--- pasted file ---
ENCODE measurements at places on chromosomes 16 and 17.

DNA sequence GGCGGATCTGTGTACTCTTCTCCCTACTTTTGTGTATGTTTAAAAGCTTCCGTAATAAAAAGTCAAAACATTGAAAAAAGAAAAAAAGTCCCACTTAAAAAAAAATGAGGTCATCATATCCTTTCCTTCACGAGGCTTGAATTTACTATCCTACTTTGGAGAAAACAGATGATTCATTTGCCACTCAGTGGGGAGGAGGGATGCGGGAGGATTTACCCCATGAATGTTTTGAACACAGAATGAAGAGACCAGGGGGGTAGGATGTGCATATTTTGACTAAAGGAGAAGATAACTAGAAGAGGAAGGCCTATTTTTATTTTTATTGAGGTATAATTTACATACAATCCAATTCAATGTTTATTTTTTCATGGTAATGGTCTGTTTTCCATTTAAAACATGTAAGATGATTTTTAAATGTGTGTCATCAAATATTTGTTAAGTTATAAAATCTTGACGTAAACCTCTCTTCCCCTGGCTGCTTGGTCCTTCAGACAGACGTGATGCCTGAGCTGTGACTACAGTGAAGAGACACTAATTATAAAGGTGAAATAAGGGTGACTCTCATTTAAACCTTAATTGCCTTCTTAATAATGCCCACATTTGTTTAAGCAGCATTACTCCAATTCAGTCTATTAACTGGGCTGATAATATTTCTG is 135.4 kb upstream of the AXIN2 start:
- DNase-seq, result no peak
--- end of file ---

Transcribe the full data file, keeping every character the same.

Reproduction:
ENCODE measurements at places on chromosomes 16 and 17.

DNA sequence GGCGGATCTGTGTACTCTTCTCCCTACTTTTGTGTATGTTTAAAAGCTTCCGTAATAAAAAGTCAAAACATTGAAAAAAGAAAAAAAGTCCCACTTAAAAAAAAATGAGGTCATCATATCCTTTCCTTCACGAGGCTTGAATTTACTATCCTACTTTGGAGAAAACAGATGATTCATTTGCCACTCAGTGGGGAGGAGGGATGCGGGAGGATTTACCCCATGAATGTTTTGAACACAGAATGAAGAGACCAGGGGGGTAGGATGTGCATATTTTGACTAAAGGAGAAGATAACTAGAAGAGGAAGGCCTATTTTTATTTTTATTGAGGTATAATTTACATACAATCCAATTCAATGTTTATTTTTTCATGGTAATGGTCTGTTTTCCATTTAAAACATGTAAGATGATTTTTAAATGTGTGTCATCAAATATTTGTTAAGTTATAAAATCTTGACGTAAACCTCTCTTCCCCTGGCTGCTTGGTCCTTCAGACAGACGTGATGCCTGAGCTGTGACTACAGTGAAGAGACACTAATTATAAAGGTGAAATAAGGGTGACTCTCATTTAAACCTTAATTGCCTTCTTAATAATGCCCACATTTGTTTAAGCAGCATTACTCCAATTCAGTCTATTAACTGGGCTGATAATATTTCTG is 135.4 kb upstream of the AXIN2 start:
- DNase-seq, result no peak